|Mixed Olympics results for drinks trade|
|Written by Gemma McKenna|
|Thursday, 16 August 2012 11:44|
The Olympics has brought a mixed set of results for drinks businesses - on-trade firms near Games venues saw uplifts in sales while other sites went quiet, while the off-trade saw sales of sparkling wines grow as customers celebrated Team GB medal wins.
A spokeswoman for Sainsbury’s said: “As the Olympics coincided with a spell of hot, sunny weather, we saw a cumulative benefit on hot weather categories like cider and rosé wine as customers got together with family and friends to cheer on Team GB.
"Indeed, we saw sales increases in Champagne and Sparkling wine with an increase of 31% and 29% respectively year on year as customers celebrated our gold medal wins at home. Our mini bottle wine range also saw an increase of 6% year on year, potentially as a result of customers buying them to take on picnics or for watching the Olympics on the big screens dotted around the country.”
Jo Davy, marketing manager at Davy’s winebars which operates over 25 sites across London, said: “Both Davy’s Wine Vaults and Davy’s Wine Shop in Greenwich gained a lot of extra trade from the equestrian visitor footfall which was fantastic. We hosted some of the Olympic equestrian teams a number of times too.
“Other sites in and around the City of London & West End didn’t fare as well as employees were encouraged to work from home or work alternative hours to avoid rail and road delays. Trading in these locations varied but the worst scenario saw drops of up to 50% in the first week, although the effect was far less in the second week as people realised it was possible to travel around London with relative ease.”
She added that now the Olympics are over, she expects to see a boost in sales as people return to work, and “some upturn” during the Paralympics.
Over at Mitchells & Butlers, a spokeswoman said: “A few of our businesses that are close to key venues certainly benefited from the Olympics.Two of our Nicholson’s pubs in London Bridge, the Mudlark and the Horniman, enjoyed record-breaking weeks, as did our All Bar One sites in Butlers Wharf and Canary Wharf. O’Neill’s in Earls Court and, outside London, our Harvester in Windsor saw excellent growth. However, the vast majority of our 1600 businesses were not directly affected by the Olympics and overall trading has followed the expected growth trends.”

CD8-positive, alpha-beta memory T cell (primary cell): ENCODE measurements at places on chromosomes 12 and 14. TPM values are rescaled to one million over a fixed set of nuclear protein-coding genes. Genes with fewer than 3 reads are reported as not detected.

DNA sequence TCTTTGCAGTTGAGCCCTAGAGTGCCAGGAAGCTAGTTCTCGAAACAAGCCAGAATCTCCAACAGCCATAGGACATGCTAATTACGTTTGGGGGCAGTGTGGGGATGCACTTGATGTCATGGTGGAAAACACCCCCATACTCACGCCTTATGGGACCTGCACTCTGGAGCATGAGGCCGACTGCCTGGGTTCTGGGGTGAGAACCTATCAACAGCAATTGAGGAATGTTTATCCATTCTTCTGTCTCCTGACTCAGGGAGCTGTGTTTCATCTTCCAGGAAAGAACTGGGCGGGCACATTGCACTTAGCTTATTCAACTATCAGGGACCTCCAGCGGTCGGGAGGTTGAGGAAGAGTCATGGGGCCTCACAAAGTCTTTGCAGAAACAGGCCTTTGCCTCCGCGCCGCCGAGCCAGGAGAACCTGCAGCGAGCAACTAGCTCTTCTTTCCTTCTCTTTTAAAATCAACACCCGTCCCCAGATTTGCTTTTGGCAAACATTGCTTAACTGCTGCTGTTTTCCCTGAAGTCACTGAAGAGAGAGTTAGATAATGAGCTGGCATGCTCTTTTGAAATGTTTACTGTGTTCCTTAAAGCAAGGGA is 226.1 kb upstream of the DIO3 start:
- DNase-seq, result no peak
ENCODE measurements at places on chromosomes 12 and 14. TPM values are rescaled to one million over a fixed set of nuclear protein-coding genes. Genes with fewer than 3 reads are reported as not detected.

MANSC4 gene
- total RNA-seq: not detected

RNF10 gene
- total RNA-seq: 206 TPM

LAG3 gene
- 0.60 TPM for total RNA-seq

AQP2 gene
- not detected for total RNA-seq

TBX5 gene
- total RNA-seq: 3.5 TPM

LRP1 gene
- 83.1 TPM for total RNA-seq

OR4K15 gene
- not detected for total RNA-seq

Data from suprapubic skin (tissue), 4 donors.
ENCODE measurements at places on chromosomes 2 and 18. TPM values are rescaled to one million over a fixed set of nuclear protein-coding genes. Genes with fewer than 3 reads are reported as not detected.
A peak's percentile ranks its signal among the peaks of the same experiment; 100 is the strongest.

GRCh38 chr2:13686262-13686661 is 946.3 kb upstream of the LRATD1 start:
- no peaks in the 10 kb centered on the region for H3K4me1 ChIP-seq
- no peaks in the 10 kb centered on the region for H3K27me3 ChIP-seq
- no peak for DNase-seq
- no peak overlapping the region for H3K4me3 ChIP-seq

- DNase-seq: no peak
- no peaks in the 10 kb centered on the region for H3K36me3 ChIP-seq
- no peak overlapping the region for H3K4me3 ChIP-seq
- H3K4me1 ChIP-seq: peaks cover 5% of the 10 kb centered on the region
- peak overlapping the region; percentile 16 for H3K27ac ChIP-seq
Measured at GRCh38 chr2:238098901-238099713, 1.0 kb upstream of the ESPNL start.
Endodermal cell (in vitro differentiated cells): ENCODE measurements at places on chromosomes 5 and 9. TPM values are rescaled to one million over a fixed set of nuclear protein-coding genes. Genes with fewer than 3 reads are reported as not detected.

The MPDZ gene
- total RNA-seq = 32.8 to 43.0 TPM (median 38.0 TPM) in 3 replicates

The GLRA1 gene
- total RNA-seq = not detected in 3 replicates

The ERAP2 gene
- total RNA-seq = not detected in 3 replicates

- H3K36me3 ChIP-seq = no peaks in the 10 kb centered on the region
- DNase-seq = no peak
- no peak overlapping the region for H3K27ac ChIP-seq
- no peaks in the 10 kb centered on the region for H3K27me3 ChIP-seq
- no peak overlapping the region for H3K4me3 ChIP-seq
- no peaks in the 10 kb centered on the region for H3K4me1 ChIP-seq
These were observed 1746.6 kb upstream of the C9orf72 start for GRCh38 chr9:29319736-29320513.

Neleen Strauss of City restaurant High Timber, wrote a letter to London mayor Boris Johnson’s office complaining about the negative impact on her trade. “It wasn’t about the money,” she told Harpers, “I really believe the Olympics was fantastic on TV and live, but someone needs to take responsibility to explain why they got it so wrong and why London turned into a ghost town. We’re still very quiet, down by 60%, but I’d like to know why we were told to take on extra staff and take extra measures for the deluge of people that would arrive.”
A spokeswoman for Corney & Barrow said: "We were extremely happy with our night deliveries through the Olympics, and were surprised that nearly all the daytime deliveries in Central London passed without a hitch too as the streets were less congested than we predicted.
"In fact, following conversations with both customers and our logistics team we have changed our initial plan and decided to revert to our normal day delivery schedule for the Paralympic Games.
"Trade was as expected: prior to the Games we had anticipated business in the West End would be slightly down, with more locals choosing to take their holidays at the time than usual, and the tourists staying close to the Olympic Park and other venues, and this has proved to be the case. We feel that the events running late into the evening in many cases also contributed to people staying local to the park to eat and drink, which also had an impact on business in the centre of town."
A member survey by the British Hospitality Association showed trade was down by 40% on average in the week prior to the Olympics.